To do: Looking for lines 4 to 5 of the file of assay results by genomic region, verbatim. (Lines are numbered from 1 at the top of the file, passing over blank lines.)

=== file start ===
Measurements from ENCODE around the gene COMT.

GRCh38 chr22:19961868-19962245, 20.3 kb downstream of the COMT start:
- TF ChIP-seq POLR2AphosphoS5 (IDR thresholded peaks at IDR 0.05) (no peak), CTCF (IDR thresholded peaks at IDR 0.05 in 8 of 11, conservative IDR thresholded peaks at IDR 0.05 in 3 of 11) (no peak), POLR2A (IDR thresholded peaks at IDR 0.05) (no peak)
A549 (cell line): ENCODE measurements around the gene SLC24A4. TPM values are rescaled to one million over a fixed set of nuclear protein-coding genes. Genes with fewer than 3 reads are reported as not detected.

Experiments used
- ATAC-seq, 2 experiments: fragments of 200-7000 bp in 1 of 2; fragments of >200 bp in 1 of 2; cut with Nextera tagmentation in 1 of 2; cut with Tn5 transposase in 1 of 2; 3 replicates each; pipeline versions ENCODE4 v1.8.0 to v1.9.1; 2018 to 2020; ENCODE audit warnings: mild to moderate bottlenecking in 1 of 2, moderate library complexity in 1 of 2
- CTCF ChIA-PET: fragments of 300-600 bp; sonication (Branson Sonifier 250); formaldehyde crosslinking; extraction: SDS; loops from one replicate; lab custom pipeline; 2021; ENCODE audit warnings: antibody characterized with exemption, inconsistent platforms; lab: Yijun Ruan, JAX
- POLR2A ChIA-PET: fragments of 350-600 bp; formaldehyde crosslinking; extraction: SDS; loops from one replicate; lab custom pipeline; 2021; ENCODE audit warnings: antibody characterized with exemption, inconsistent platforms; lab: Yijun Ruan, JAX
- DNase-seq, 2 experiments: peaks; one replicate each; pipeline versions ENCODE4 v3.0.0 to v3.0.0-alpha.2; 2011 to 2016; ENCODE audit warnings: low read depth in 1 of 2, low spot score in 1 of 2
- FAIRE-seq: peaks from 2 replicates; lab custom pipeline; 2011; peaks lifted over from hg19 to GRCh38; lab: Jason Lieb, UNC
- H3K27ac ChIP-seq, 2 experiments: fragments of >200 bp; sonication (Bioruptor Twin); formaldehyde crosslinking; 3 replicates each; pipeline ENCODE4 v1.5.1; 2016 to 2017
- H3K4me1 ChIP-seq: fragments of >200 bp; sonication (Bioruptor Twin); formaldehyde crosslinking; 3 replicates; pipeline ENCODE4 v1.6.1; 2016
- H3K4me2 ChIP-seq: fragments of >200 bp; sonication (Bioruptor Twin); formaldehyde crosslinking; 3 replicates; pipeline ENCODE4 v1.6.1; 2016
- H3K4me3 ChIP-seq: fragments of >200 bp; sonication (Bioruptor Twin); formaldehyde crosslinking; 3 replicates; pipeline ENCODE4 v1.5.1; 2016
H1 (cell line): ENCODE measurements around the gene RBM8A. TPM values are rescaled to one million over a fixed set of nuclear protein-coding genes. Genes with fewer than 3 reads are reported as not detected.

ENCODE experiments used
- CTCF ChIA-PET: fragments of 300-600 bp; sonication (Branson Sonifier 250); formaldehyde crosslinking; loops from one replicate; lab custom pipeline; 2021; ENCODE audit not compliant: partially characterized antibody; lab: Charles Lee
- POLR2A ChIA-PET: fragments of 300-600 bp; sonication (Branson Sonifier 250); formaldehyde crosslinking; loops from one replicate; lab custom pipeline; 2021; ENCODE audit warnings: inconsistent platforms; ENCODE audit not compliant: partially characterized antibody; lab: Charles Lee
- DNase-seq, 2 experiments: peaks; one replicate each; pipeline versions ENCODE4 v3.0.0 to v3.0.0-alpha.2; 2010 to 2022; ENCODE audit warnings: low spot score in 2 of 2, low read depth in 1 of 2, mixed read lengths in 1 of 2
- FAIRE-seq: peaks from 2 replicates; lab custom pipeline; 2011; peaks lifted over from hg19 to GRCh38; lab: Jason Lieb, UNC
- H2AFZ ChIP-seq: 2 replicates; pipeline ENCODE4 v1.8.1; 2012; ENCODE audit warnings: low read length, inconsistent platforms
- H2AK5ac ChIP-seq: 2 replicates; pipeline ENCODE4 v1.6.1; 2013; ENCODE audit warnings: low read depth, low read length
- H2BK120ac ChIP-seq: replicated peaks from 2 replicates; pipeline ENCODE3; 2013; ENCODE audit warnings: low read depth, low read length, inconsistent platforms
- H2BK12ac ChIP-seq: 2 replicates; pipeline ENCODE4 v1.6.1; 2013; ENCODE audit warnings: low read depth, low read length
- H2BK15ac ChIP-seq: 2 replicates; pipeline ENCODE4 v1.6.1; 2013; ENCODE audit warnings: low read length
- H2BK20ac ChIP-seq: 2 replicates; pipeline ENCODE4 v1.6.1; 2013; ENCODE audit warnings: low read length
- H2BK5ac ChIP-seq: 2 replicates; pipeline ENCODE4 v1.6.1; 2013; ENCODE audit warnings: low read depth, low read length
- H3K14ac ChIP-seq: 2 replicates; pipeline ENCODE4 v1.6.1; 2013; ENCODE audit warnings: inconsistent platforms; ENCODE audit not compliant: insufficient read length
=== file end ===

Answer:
A549 (cell line): ENCODE measurements around the gene SLC24A4. TPM values are rescaled to one million over a fixed set of nuclear protein-coding genes. Genes with fewer than 3 reads are reported as not detected.

Experiments used